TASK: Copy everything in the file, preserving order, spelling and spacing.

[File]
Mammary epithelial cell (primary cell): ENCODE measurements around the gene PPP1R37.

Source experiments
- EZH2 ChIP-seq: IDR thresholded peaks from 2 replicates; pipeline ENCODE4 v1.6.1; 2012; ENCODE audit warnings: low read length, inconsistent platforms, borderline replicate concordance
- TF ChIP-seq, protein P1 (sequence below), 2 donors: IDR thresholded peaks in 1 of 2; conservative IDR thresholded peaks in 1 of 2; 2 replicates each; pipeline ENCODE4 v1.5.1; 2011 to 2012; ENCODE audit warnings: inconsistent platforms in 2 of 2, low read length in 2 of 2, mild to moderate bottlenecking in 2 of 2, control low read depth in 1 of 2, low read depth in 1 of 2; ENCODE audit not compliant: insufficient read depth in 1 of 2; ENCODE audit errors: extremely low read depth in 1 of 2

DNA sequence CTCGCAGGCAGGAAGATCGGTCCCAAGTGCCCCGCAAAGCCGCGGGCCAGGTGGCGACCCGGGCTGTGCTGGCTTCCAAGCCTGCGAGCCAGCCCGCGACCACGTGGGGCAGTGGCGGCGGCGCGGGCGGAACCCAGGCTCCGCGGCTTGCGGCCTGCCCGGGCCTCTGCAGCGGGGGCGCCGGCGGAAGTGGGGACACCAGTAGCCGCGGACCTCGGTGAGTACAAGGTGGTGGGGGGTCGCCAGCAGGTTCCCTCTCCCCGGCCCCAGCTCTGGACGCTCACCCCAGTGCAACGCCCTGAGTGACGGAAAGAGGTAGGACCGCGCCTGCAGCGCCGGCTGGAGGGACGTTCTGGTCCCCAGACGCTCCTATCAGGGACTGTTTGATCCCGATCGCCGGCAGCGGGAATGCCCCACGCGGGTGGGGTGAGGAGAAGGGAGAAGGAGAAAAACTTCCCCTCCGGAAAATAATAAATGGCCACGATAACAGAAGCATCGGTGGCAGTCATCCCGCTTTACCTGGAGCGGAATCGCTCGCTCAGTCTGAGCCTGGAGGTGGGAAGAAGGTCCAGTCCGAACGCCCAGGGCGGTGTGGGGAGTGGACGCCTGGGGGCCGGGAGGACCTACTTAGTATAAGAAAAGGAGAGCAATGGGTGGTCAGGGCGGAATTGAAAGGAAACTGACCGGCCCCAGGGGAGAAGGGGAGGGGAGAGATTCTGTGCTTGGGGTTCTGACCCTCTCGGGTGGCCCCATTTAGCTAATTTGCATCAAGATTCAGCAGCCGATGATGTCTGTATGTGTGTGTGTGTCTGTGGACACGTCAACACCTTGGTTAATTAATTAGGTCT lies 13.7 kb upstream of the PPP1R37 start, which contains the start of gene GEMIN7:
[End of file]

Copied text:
Mammary epithelial cell (primary cell): ENCODE measurements around the gene PPP1R37.

Source experiments
- EZH2 ChIP-seq: IDR thresholded peaks from 2 replicates; pipeline ENCODE4 v1.6.1; 2012; ENCODE audit warnings: low read length, inconsistent platforms, borderline replicate concordance
- TF ChIP-seq, protein P1 (sequence below), 2 donors: IDR thresholded peaks in 1 of 2; conservative IDR thresholded peaks in 1 of 2; 2 replicates each; pipeline ENCODE4 v1.5.1; 2011 to 2012; ENCODE audit warnings: inconsistent platforms in 2 of 2, low read length in 2 of 2, mild to moderate bottlenecking in 2 of 2, control low read depth in 1 of 2, low read depth in 1 of 2; ENCODE audit not compliant: insufficient read depth in 1 of 2; ENCODE audit errors: extremely low read depth in 1 of 2

DNA sequence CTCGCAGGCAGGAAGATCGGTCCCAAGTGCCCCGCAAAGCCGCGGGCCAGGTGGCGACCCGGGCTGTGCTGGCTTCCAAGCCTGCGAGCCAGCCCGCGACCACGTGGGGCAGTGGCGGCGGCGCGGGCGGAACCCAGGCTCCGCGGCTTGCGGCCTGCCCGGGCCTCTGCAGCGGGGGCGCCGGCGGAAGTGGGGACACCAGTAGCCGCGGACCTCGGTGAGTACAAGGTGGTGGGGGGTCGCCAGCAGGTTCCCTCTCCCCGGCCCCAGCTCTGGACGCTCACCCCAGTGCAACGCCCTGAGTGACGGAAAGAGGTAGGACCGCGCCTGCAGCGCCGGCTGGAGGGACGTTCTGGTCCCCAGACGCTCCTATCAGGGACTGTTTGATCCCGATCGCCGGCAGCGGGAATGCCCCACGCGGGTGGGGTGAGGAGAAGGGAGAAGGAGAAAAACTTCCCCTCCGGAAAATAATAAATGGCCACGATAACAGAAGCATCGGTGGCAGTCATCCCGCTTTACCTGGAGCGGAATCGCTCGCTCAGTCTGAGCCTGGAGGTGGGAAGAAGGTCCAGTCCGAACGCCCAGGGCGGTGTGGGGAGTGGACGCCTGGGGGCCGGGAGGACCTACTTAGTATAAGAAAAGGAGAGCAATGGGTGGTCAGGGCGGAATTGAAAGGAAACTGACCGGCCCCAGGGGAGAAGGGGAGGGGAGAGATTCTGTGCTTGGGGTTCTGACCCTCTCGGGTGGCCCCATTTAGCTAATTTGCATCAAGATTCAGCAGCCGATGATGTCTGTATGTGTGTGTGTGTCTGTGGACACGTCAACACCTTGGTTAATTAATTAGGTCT lies 13.7 kb upstream of the PPP1R37 start, which contains the start of gene GEMIN7: